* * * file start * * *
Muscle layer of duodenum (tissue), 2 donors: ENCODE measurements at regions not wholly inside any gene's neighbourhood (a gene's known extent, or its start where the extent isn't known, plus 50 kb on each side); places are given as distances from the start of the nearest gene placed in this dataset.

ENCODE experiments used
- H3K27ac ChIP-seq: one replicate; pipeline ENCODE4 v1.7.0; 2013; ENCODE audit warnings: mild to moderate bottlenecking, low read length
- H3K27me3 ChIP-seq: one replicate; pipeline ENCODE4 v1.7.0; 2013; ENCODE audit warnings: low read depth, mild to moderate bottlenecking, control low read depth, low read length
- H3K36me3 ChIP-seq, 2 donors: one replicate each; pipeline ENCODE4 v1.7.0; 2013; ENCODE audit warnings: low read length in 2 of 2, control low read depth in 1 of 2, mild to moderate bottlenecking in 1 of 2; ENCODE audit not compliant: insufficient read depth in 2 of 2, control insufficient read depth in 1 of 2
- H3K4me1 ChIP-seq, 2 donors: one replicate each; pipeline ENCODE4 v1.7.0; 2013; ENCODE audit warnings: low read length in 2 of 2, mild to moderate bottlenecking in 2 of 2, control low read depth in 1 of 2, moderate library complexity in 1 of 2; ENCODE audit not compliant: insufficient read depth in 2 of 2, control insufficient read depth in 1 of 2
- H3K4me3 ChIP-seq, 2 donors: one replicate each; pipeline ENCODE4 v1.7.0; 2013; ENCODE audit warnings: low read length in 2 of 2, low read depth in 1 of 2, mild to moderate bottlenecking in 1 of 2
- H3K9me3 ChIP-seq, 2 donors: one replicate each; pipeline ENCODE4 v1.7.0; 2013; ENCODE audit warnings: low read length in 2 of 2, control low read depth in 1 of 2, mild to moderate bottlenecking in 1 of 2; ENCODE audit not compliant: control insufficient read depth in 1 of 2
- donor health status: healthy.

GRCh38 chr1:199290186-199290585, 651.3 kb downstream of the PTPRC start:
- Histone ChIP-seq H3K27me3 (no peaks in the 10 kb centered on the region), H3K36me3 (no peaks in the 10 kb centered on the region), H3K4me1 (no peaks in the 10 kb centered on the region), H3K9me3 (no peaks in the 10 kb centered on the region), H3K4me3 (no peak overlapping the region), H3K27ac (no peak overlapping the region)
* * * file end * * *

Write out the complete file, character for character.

Muscle layer of duodenum (tissue), 2 donors: ENCODE measurements at regions not wholly inside any gene's neighbourhood (a gene's known extent, or its start where the extent isn't known, plus 50 kb on each side); places are given as distances from the start of the nearest gene placed in this dataset.

ENCODE experiments used
- H3K27ac ChIP-seq: one replicate; pipeline ENCODE4 v1.7.0; 2013; ENCODE audit warnings: mild to moderate bottlenecking, low read length
- H3K27me3 ChIP-seq: one replicate; pipeline ENCODE4 v1.7.0; 2013; ENCODE audit warnings: low read depth, mild to moderate bottlenecking, control low read depth, low read length
- H3K36me3 ChIP-seq, 2 donors: one replicate each; pipeline ENCODE4 v1.7.0; 2013; ENCODE audit warnings: low read length in 2 of 2, control low read depth in 1 of 2, mild to moderate bottlenecking in 1 of 2; ENCODE audit not compliant: insufficient read depth in 2 of 2, control insufficient read depth in 1 of 2
- H3K4me1 ChIP-seq, 2 donors: one replicate each; pipeline ENCODE4 v1.7.0; 2013; ENCODE audit warnings: low read length in 2 of 2, mild to moderate bottlenecking in 2 of 2, control low read depth in 1 of 2, moderate library complexity in 1 of 2; ENCODE audit not compliant: insufficient read depth in 2 of 2, control insufficient read depth in 1 of 2
- H3K4me3 ChIP-seq, 2 donors: one replicate each; pipeline ENCODE4 v1.7.0; 2013; ENCODE audit warnings: low read length in 2 of 2, low read depth in 1 of 2, mild to moderate bottlenecking in 1 of 2
- H3K9me3 ChIP-seq, 2 donors: one replicate each; pipeline ENCODE4 v1.7.0; 2013; ENCODE audit warnings: low read length in 2 of 2, control low read depth in 1 of 2, mild to moderate bottlenecking in 1 of 2; ENCODE audit not compliant: control insufficient read depth in 1 of 2
- donor health status: healthy.

GRCh38 chr1:199290186-199290585, 651.3 kb downstream of the PTPRC start:
- Histone ChIP-seq H3K27me3 (no peaks in the 10 kb centered on the region), H3K36me3 (no peaks in the 10 kb centered on the region), H3K4me1 (no peaks in the 10 kb centered on the region), H3K9me3 (no peaks in the 10 kb centered on the region), H3K4me3 (no peak overlapping the region), H3K27ac (no peak overlapping the region)